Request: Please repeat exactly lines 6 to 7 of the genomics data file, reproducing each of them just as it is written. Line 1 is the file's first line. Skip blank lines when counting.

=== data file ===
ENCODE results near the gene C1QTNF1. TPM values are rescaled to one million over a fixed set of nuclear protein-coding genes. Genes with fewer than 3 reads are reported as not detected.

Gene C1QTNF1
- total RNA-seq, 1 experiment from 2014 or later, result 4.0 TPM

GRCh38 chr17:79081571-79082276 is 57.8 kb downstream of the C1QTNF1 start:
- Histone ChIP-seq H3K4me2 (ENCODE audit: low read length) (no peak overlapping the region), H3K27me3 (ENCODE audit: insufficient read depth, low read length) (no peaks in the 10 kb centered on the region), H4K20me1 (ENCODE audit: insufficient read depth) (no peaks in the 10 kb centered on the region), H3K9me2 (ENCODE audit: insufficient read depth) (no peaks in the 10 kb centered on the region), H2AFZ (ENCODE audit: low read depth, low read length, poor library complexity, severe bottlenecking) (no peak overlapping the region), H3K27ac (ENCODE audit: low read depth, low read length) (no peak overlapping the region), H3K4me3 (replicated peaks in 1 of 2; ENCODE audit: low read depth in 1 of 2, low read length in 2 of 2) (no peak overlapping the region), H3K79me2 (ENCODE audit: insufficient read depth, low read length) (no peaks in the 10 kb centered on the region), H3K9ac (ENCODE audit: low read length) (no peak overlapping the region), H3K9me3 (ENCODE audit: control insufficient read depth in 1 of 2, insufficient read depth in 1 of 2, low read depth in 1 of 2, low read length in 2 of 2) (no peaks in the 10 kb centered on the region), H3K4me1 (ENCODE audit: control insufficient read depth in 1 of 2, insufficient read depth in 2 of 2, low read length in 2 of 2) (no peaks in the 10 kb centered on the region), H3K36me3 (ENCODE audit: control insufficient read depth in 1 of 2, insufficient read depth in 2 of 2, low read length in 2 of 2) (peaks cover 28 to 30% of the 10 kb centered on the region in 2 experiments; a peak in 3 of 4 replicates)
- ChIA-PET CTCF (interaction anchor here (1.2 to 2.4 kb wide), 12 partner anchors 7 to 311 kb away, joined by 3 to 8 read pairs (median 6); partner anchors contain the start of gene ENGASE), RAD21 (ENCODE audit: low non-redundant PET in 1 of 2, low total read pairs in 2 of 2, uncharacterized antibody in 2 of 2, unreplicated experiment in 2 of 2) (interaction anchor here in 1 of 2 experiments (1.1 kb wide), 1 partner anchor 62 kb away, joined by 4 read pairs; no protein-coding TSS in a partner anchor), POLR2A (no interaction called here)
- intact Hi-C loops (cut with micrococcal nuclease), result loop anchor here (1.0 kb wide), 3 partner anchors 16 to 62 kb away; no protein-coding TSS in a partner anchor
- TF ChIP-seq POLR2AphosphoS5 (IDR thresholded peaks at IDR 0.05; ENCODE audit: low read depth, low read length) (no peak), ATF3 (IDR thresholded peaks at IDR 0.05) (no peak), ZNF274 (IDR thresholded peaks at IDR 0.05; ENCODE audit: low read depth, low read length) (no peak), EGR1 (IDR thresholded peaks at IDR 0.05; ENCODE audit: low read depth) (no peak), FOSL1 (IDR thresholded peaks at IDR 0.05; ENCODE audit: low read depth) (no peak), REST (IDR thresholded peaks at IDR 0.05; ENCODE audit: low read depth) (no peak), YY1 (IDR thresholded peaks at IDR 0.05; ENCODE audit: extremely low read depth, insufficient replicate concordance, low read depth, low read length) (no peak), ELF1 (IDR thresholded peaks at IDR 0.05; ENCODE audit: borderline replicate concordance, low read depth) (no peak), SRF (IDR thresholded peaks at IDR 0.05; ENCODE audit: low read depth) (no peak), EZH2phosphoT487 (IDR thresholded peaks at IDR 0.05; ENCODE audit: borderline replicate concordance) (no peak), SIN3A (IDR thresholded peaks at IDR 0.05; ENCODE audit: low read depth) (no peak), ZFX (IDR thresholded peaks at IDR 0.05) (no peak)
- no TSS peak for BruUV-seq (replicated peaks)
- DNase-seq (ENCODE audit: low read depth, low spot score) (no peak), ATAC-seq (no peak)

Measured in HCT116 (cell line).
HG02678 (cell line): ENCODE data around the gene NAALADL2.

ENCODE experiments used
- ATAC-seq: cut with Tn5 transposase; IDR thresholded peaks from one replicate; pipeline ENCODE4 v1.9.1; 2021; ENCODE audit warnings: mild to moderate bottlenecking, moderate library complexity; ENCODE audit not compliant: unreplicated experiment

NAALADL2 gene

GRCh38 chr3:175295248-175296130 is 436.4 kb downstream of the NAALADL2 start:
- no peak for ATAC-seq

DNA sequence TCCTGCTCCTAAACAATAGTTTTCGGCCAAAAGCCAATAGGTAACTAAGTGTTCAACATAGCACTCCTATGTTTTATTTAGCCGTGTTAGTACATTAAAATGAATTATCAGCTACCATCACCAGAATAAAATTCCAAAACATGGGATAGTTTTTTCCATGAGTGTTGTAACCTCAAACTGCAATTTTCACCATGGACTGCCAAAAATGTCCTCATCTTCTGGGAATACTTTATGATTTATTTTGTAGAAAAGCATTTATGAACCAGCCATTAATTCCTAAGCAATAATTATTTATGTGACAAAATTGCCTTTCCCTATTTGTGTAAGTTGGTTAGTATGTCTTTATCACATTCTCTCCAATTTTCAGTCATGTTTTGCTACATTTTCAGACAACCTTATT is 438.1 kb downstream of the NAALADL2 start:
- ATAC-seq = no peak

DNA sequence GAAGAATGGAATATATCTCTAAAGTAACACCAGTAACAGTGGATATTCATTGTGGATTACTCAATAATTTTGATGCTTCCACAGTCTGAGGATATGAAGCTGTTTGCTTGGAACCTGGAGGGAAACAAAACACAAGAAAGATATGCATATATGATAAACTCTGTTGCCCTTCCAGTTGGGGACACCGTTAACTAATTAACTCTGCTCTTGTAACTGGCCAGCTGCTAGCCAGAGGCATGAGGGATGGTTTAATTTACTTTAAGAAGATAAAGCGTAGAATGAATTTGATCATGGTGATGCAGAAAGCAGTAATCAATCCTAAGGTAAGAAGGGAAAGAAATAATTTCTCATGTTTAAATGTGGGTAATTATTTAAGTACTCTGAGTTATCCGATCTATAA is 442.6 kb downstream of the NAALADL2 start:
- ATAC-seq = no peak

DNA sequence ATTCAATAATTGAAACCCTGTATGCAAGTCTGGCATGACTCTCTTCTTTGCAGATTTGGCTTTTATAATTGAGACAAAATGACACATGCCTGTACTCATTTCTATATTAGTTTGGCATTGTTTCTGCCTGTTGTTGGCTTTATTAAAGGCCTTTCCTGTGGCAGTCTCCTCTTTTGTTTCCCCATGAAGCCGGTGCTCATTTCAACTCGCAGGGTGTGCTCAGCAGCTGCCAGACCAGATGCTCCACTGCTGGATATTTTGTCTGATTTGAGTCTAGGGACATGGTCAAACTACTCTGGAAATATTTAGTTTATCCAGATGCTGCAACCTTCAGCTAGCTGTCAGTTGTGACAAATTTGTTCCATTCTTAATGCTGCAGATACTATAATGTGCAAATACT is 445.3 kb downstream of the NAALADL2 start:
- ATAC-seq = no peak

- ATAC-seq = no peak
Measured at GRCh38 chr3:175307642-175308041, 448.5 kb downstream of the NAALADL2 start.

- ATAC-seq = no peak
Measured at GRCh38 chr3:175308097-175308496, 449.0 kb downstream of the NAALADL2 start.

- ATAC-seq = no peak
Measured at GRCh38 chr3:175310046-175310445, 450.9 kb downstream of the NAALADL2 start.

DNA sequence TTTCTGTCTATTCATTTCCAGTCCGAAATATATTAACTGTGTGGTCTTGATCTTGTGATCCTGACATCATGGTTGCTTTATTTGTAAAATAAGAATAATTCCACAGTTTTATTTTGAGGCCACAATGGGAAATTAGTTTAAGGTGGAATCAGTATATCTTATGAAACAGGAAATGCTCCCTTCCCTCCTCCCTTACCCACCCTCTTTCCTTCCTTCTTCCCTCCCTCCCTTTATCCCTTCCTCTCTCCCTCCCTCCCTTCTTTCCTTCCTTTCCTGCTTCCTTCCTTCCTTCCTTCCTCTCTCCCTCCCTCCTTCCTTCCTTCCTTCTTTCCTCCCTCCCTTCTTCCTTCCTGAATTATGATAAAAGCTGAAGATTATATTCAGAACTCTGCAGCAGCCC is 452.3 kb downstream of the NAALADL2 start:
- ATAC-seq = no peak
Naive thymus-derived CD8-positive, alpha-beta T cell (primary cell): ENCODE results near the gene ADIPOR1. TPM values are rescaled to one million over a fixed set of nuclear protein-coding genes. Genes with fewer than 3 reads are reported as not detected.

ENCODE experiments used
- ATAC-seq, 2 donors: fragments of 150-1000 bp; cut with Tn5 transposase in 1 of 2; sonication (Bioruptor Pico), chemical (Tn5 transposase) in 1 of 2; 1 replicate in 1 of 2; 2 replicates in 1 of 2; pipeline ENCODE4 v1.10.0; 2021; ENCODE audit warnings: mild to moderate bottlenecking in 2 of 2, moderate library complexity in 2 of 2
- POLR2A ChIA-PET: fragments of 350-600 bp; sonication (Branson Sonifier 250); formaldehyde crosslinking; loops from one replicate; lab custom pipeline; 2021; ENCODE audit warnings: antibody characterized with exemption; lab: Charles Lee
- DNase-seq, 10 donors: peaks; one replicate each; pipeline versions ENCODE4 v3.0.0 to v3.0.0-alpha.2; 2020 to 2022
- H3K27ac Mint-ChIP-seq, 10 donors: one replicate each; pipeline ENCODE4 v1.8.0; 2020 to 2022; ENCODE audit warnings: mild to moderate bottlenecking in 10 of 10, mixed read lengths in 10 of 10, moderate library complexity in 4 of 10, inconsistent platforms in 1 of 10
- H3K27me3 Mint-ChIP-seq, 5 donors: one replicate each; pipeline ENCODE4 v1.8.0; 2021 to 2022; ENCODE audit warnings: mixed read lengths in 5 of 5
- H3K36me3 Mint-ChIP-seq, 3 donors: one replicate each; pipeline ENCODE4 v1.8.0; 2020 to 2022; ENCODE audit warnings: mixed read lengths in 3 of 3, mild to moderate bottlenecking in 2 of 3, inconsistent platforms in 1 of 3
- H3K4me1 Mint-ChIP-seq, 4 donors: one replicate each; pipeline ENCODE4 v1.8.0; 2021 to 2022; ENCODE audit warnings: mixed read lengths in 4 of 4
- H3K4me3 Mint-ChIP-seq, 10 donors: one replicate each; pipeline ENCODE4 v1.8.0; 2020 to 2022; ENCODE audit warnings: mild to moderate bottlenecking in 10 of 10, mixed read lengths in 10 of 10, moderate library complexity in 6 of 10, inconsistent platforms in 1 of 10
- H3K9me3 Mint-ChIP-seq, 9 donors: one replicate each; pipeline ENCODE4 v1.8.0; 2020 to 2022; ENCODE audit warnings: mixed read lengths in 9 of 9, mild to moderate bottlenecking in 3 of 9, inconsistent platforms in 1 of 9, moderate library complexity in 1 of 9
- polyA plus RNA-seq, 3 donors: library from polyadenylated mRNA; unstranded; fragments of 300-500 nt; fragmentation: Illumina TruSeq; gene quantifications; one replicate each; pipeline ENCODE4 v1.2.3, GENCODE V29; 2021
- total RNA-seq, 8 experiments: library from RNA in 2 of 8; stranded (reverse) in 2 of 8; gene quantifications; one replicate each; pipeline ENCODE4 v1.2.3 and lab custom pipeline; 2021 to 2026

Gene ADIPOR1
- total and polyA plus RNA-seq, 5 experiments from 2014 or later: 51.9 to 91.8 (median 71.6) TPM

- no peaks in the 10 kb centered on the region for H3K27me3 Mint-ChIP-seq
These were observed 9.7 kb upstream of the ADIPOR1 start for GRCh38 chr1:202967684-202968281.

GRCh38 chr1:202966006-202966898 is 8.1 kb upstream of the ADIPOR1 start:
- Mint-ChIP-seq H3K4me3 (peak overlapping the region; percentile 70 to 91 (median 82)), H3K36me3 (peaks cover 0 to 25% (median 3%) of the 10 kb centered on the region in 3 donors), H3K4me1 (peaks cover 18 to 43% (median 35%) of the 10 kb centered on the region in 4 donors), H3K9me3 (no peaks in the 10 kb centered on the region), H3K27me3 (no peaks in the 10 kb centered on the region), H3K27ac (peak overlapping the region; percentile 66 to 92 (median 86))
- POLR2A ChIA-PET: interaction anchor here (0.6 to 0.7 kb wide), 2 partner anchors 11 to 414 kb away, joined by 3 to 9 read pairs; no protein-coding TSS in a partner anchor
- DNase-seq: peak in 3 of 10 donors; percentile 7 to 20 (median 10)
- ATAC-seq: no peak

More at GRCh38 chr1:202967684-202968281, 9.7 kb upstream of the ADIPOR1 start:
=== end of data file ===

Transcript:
- ChIA-PET CTCF (interaction anchor here (1.2 to 2.4 kb wide), 12 partner anchors 7 to 311 kb away, joined by 3 to 8 read pairs (median 6); partner anchors contain the start of gene ENGASE), RAD21 (ENCODE audit: low non-redundant PET in 1 of 2, low total read pairs in 2 of 2, uncharacterized antibody in 2 of 2, unreplicated experiment in 2 of 2) (interaction anchor here in 1 of 2 experiments (1.1 kb wide), 1 partner anchor 62 kb away, joined by 4 read pairs; no protein-coding TSS in a partner anchor), POLR2A (no interaction called here)
- intact Hi-C loops (cut with micrococcal nuclease), result loop anchor here (1.0 kb wide), 3 partner anchors 16 to 62 kb away; no protein-coding TSS in a partner anchor